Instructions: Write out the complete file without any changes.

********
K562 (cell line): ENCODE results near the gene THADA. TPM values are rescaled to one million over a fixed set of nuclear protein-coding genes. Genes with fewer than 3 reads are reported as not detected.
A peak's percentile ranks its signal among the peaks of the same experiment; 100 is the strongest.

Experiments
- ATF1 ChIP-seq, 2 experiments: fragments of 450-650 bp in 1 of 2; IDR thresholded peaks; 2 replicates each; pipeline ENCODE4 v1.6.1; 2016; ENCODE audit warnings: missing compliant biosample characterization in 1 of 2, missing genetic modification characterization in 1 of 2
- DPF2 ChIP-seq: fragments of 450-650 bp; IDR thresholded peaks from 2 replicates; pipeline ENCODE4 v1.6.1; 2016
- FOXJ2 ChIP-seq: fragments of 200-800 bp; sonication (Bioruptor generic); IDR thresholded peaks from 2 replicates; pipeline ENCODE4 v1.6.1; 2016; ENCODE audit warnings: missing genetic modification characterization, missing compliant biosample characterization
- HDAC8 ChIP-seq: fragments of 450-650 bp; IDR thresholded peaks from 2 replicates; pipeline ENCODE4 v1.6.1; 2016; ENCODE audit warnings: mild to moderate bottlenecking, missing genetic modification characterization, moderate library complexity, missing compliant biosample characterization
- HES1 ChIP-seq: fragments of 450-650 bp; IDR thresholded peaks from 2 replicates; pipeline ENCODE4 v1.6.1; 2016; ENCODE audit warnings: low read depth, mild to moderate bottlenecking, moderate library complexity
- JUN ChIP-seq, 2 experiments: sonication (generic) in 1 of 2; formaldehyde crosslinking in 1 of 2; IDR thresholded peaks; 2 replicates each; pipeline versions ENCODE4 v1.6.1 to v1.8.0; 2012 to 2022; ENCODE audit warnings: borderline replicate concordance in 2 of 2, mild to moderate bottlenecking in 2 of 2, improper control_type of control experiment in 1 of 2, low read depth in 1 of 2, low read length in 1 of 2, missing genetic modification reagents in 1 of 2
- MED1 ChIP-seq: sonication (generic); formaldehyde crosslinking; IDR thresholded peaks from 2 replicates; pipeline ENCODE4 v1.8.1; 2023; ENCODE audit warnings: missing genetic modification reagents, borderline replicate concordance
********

K562 (cell line): ENCODE results near the gene THADA. TPM values are rescaled to one million over a fixed set of nuclear protein-coding genes. Genes with fewer than 3 reads are reported as not detected.
A peak's percentile ranks its signal among the peaks of the same experiment; 100 is the strongest.

Experiments
- ATF1 ChIP-seq, 2 experiments: fragments of 450-650 bp in 1 of 2; IDR thresholded peaks; 2 replicates each; pipeline ENCODE4 v1.6.1; 2016; ENCODE audit warnings: missing compliant biosample characterization in 1 of 2, missing genetic modification characterization in 1 of 2
- DPF2 ChIP-seq: fragments of 450-650 bp; IDR thresholded peaks from 2 replicates; pipeline ENCODE4 v1.6.1; 2016
- FOXJ2 ChIP-seq: fragments of 200-800 bp; sonication (Bioruptor generic); IDR thresholded peaks from 2 replicates; pipeline ENCODE4 v1.6.1; 2016; ENCODE audit warnings: missing genetic modification characterization, missing compliant biosample characterization
- HDAC8 ChIP-seq: fragments of 450-650 bp; IDR thresholded peaks from 2 replicates; pipeline ENCODE4 v1.6.1; 2016; ENCODE audit warnings: mild to moderate bottlenecking, missing genetic modification characterization, moderate library complexity, missing compliant biosample characterization
- HES1 ChIP-seq: fragments of 450-650 bp; IDR thresholded peaks from 2 replicates; pipeline ENCODE4 v1.6.1; 2016; ENCODE audit warnings: low read depth, mild to moderate bottlenecking, moderate library complexity
- JUN ChIP-seq, 2 experiments: sonication (generic) in 1 of 2; formaldehyde crosslinking in 1 of 2; IDR thresholded peaks; 2 replicates each; pipeline versions ENCODE4 v1.6.1 to v1.8.0; 2012 to 2022; ENCODE audit warnings: borderline replicate concordance in 2 of 2, mild to moderate bottlenecking in 2 of 2, improper control_type of control experiment in 1 of 2, low read depth in 1 of 2, low read length in 1 of 2, missing genetic modification reagents in 1 of 2
- MED1 ChIP-seq: sonication (generic); formaldehyde crosslinking; IDR thresholded peaks from 2 replicates; pipeline ENCODE4 v1.8.1; 2023; ENCODE audit warnings: missing genetic modification reagents, borderline replicate concordance